Andy and Larry Wachowski
Christina Ricci hadn't seen an episode of the Speed Racer anime TV series when she signed up to play Trixie, Speed's girlfriend/sidekick in this film version from the Wachowski brothers, creators of the Matrix trilogy. ''I was really only familiar with it because of the hipster chic of it all,'' she says. ''And the Geico commercial, embarrassingly enough. But for years people have been saying [to me], 'Ooh, you look like anime.'''
Getting the rest of the movie to look like live-action anime wasn't quite as easy. The Wachowskis sent photo crews across Europe and North Africa to shoot as many exotic locations as possible. Then they cherry-picked the best trees, mountains, lakes, and buildings and tossed them together in a digital blender to make a perfect location. ''They hyped up all the colors,'' says Hirsch, who plays the titular racing hero. ''It makes the movie pop like a comic.'' Effects supervisor Kim Libreri calls the look ''two-and-a-half-dimensional'' film. ''Do you remember the 1980s videogame OutRun, with the palm trees flying past?'' Libreri asks. ''A lot of the movie looks like that. The photographic elements are flying past the road.''
Of course, all that computerized trickery meant toiling inside a cocoon of neon greenscreen soundstages most of the time. ''The brothers were just like, 'Okay! Yes. You can't see it, but, um, you'll be in the snow,''' Ricci recalls. Not that she's complaining, mind you. ''The greatest moment, pretty much of my career, was when one of the stunt coordinators who did all of Keanu's stuff on The Matrix taught me how to pick up a gun mid-cartwheel,'' she says. ''I got it on the second try.''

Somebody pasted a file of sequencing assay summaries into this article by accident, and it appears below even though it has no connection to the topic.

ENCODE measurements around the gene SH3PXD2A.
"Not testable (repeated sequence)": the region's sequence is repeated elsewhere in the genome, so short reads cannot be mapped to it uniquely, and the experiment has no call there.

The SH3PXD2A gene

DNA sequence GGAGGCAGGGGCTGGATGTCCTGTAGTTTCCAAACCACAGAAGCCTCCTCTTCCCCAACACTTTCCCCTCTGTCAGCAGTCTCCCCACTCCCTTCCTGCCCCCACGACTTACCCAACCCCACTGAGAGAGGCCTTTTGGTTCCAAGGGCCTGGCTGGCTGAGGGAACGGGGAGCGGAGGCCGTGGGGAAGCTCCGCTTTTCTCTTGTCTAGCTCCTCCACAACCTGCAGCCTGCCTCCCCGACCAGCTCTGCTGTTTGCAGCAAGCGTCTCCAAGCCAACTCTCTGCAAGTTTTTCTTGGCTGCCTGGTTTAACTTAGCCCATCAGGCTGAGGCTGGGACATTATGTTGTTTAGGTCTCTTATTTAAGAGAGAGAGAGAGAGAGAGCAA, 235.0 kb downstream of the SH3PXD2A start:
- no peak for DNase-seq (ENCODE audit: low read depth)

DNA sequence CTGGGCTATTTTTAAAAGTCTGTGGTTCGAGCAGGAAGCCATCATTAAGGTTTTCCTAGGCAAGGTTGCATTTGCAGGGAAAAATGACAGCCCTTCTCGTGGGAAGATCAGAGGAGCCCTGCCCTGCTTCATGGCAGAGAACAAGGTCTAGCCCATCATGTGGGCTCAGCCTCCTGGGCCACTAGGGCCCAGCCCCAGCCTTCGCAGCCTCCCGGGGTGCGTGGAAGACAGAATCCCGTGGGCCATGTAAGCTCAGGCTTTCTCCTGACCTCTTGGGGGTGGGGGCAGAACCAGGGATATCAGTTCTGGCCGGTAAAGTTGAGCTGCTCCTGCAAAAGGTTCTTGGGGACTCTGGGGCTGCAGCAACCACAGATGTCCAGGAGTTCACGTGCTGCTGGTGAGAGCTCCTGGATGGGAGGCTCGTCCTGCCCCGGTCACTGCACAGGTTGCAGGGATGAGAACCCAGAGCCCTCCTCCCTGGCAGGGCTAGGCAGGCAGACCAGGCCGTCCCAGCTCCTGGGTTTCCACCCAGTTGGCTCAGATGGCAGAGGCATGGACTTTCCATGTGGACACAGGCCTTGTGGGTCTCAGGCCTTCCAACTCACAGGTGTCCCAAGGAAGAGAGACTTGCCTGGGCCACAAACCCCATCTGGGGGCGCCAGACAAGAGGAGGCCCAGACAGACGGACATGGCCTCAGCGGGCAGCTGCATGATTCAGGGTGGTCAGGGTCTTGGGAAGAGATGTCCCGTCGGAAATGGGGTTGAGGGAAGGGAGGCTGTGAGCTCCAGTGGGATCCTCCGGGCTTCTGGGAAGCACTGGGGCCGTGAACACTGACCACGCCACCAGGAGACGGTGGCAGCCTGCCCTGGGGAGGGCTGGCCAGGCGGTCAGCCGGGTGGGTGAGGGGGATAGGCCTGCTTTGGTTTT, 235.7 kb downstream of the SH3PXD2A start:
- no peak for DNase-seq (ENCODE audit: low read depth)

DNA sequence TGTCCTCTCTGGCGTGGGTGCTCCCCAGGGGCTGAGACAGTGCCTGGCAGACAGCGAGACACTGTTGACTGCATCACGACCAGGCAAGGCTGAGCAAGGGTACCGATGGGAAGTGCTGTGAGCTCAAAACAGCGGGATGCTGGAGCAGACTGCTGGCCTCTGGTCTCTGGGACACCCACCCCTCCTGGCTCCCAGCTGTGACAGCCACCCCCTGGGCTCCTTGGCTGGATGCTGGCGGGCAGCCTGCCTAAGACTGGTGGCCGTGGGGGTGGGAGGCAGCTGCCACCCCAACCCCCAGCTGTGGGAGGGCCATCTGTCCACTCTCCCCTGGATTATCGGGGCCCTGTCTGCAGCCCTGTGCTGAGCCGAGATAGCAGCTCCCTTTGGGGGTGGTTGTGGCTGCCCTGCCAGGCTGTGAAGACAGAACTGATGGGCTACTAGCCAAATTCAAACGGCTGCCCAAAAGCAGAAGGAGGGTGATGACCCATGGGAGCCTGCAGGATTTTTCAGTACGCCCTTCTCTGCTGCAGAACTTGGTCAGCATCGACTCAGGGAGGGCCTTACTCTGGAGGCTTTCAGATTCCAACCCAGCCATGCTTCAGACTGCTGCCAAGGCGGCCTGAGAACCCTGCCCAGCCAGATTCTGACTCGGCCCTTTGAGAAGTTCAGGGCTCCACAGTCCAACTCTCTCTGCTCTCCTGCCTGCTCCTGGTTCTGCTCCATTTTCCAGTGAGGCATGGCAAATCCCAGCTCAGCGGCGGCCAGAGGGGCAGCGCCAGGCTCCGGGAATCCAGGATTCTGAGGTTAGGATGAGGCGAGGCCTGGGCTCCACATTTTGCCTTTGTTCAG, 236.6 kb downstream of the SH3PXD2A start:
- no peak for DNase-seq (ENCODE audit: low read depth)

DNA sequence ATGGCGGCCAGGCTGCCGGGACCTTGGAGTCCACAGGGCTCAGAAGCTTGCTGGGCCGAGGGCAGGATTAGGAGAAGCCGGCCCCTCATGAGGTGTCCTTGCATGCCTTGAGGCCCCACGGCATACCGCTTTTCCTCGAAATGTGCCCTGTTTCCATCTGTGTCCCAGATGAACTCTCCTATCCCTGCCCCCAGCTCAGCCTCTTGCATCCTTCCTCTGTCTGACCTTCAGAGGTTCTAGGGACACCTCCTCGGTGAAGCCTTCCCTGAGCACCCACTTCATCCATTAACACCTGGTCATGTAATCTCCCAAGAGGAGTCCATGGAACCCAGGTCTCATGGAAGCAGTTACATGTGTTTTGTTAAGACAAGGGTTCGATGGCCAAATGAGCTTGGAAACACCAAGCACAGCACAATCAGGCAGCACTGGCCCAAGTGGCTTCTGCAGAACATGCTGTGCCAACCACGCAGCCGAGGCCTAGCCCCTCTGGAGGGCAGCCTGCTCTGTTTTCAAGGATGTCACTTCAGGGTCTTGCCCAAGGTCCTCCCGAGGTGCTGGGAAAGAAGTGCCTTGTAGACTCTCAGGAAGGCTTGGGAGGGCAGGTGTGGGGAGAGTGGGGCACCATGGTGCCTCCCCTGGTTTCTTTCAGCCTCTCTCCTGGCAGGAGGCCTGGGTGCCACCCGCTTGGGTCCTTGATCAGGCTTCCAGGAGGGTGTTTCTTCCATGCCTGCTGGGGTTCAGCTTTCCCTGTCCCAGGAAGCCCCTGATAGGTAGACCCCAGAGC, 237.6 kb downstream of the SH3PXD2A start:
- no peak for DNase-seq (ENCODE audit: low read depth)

Although the Wachowskis wrote and produced V for Vendetta, this is their first post-Matrix directing work. And reinventing the family film may be even harder than that gun-cartwheel trick. But certainly no one can doubt their singular vision. ''I don't think I ever saw them disagree,'' Ricci says. ''They direct simultaneously, without seeming to confer. It's pretty amazing.''
The Foot Fist Way
Among this summer's comedies, none has a more improbable, zero-to-hero backstory than The Foot Fist Way. Shot three years ago on a shoestring, put-it-all-on-credit-cards budget with no-name actors, this rough-around-the-edges comedy about a hapless strip-mall tae kwon do instructor (Danny McBride) started out as almost a lark for fellow film school grads McBride, Ben Best, and Jody Hill. All three wrote the film, and all three star in it. Hill directed it. ''We shot it in 17 days, and no one was paid,'' says McBride. ''At night, when we'd come home from shooting, we'd get drunk and break boards and cinder blocks in the parking lot and go back to work the next morning.'' But after the film debuted at the 2006 Sundance Film Festival, copies began circulating in Hollywood, picking up high-powered fans like Judd Apatow, Ben Stiller, Seth Rogen, Patton Oswalt, Michael Cera, and Jonah Hill like the old Breck commercial goes, they told two friends and so on and so on. ''We kept running into random people who'd seen it,'' McBride says. ''It was nuts.'' Still, Foot Fist Way could easily have remained a comedy-insider's inside joke if it hadn't landed in the hands of Will Ferrell and Anchorman director Adam McKay, who used their clout to get the film a theatrical release. ''It's definitely weird,'' says McBride, who has already parlayed Foot Fist Way into breakout roles in Tropic Thunder and Pineapple Express. ''It's like we have a cult hit that no one has even seen.'' Not for long, sensei.
Oedipus gets a jet-set makeover in this adaptation of the acclaimed nonfiction shocker about the lethal love triangle between high society harpy Barbara Baekeland (Moore), her philandering husband (Dillane), and their disturbed son (Redmayne). Moore, a mother of two, has explored maternal bonds before on film. Did she feel connected to her character in Savage? ''Oh, Christ, no!'' she laughs. Still, the actress couldn't resist the script's perverse charm. ''Here was a story that you just couldn't make up,'' she says. ''I was fascinated.''